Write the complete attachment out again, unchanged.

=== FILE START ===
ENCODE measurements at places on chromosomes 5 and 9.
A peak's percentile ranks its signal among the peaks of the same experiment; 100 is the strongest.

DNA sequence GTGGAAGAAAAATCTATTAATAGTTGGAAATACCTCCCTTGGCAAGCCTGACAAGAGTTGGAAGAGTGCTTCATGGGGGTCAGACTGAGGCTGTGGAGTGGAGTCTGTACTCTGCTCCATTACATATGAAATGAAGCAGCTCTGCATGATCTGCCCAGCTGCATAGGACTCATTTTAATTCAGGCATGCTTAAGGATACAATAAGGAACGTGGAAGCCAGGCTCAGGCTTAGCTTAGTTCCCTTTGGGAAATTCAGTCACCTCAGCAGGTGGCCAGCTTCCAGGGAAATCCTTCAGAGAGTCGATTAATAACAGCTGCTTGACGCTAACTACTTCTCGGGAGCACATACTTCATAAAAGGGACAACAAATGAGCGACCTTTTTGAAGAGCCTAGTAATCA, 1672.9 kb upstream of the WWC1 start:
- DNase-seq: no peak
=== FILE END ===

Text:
ENCODE measurements at places on chromosomes 5 and 9.
A peak's percentile ranks its signal among the peaks of the same experiment; 100 is the strongest.

DNA sequence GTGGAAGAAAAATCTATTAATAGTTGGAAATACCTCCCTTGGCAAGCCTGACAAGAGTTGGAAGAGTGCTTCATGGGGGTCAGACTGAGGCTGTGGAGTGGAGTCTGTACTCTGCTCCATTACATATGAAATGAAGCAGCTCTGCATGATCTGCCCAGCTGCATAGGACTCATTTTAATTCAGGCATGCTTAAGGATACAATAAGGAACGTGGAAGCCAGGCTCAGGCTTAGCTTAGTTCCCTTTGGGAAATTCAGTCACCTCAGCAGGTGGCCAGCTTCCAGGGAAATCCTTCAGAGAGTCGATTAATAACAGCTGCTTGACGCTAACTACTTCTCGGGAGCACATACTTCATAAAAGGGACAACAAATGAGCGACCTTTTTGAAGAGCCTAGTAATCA, 1672.9 kb upstream of the WWC1 start:
- DNase-seq: no peak